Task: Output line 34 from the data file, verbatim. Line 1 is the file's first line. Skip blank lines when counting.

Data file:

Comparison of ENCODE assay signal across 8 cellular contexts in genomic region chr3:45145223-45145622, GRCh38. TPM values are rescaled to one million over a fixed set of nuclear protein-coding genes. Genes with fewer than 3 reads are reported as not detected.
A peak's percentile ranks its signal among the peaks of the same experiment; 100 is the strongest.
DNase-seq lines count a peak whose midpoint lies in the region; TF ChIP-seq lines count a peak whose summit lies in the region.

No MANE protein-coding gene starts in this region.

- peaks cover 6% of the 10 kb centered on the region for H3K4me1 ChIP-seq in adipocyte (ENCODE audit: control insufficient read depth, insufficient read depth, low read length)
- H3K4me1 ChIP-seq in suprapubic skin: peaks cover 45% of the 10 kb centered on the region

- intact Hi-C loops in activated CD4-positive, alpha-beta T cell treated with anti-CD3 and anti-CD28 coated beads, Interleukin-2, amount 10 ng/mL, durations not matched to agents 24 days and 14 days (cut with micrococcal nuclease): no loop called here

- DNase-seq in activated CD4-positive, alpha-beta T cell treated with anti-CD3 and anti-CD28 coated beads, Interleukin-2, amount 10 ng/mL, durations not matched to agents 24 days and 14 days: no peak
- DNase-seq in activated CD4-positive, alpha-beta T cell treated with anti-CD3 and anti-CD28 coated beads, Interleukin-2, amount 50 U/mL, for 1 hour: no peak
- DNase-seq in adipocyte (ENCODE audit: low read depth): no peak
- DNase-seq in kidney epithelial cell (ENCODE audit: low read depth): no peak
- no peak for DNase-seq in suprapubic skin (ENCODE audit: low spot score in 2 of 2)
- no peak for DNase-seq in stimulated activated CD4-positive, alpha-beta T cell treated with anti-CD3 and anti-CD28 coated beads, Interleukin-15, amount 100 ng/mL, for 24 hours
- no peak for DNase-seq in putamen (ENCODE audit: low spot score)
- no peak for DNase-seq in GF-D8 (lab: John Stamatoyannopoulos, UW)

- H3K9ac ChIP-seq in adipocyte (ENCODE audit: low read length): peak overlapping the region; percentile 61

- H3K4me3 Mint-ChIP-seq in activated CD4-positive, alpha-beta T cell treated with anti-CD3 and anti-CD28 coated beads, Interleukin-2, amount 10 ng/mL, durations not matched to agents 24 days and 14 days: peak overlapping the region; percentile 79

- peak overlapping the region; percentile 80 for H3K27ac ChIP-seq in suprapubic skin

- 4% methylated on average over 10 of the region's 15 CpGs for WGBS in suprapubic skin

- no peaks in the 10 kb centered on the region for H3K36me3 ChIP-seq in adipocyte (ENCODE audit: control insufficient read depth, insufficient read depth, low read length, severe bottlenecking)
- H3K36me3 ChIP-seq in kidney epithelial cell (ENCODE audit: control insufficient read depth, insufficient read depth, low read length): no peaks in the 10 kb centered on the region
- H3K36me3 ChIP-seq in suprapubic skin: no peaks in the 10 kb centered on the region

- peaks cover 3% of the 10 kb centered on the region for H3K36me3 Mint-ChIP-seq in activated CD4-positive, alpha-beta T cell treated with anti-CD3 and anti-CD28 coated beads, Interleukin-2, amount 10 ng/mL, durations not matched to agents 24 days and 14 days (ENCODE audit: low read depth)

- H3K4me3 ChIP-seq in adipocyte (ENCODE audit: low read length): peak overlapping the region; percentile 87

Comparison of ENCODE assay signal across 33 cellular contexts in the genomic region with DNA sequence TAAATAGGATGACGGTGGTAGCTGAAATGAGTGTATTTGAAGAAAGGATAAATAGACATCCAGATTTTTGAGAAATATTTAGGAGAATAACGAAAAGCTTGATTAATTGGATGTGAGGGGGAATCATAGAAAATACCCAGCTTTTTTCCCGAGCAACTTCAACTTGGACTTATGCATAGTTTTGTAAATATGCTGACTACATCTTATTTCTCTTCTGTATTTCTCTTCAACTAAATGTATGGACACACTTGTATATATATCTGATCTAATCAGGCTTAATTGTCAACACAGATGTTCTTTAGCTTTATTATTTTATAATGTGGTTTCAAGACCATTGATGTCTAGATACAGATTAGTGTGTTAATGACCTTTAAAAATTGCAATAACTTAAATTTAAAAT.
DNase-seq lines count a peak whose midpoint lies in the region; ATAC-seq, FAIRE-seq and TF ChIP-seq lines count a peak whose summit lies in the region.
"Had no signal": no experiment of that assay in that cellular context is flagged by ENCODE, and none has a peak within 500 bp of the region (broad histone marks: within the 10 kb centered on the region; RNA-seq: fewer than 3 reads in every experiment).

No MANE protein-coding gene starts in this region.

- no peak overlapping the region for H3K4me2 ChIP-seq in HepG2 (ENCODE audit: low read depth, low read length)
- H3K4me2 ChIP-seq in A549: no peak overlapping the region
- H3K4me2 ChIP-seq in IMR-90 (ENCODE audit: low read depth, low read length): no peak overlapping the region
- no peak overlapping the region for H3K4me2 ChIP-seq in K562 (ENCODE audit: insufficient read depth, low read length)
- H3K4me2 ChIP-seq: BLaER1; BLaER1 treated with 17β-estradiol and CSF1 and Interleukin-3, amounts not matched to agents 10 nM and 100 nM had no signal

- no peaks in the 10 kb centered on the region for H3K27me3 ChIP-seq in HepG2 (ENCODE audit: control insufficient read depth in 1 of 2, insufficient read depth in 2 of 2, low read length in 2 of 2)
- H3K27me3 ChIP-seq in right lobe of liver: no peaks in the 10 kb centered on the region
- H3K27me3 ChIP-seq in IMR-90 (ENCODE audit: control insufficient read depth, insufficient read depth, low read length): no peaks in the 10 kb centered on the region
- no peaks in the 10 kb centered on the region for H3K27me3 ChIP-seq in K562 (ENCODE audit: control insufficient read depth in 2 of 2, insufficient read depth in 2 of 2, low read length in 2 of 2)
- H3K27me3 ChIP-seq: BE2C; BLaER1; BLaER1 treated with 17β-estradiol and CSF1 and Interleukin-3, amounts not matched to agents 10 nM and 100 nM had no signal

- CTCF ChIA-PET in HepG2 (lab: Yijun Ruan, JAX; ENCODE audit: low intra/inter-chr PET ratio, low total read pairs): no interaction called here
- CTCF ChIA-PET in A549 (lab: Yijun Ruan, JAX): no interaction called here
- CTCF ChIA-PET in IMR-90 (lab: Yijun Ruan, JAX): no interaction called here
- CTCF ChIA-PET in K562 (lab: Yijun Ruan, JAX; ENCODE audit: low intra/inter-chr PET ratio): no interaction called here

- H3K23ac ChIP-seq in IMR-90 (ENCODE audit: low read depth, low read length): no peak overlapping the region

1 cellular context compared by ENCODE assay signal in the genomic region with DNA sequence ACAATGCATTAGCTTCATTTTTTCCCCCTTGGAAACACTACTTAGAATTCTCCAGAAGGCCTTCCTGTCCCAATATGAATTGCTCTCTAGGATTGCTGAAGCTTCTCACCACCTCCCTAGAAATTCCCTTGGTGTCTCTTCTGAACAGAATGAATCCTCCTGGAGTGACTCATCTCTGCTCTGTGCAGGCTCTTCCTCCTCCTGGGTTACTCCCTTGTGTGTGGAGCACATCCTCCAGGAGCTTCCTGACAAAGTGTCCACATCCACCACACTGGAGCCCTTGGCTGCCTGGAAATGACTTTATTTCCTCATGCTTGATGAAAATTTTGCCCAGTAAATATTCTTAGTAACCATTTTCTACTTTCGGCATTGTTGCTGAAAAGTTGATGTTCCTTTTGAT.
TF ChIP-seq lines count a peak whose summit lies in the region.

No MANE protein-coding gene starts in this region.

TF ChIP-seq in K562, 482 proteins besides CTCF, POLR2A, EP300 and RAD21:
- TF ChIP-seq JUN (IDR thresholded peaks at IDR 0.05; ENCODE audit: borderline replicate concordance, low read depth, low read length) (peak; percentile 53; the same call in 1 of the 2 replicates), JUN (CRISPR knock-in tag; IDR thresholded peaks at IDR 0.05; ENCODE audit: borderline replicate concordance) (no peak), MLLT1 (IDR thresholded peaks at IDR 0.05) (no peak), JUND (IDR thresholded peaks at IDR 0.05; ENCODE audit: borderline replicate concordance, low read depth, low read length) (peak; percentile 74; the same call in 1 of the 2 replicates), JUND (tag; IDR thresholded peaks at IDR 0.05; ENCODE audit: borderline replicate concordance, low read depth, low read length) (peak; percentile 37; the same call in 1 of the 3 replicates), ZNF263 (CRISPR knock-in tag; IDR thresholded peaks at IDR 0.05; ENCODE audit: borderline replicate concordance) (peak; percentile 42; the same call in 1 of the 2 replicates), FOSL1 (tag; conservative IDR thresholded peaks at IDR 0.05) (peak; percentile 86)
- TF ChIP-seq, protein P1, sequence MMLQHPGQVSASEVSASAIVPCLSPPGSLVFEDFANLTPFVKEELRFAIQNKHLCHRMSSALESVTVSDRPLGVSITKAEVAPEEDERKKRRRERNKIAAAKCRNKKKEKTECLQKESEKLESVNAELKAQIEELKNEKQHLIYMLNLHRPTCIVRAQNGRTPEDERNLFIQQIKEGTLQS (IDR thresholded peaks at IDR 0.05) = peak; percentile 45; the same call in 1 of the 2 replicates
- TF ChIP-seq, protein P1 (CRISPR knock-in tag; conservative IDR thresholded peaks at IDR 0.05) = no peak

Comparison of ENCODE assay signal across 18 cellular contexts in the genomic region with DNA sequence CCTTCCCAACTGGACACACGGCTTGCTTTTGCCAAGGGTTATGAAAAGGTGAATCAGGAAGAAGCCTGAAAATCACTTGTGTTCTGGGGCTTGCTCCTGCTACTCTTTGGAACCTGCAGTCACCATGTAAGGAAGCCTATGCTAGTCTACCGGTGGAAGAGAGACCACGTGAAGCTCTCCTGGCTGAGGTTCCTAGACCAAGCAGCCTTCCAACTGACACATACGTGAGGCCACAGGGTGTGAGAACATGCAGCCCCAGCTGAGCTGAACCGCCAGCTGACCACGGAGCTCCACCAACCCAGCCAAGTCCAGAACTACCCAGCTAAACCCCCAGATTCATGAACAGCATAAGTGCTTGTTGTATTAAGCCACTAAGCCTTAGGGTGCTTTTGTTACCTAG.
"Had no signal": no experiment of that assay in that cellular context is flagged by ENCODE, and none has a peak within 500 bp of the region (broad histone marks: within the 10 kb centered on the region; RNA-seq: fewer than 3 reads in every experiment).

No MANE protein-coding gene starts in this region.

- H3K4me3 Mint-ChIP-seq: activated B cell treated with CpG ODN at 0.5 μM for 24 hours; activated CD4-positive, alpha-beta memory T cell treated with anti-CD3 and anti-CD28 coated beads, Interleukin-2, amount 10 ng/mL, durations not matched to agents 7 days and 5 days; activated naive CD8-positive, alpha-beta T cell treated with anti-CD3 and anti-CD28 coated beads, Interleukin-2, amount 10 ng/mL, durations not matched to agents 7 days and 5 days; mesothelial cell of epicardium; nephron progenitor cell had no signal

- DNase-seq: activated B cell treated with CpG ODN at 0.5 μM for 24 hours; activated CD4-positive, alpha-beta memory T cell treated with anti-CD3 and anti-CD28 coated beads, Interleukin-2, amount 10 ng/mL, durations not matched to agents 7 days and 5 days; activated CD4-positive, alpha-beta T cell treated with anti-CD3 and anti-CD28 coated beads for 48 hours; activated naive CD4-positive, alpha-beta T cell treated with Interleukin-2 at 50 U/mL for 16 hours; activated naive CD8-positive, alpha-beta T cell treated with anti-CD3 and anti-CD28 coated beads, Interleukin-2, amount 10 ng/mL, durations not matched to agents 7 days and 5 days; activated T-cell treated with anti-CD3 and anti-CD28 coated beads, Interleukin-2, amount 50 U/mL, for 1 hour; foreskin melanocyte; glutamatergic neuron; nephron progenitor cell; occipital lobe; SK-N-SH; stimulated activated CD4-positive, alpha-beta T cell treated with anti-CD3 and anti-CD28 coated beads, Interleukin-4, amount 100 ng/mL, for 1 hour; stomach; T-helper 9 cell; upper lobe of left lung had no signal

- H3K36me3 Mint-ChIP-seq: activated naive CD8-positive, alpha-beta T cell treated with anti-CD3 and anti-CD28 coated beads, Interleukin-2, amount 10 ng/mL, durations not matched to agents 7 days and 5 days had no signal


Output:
- no peaks in the 10 kb centered on the region for H3K27me3 ChIP-seq in HepG2 (ENCODE audit: control insufficient read depth in 1 of 2, insufficient read depth in 2 of 2, low read length in 2 of 2)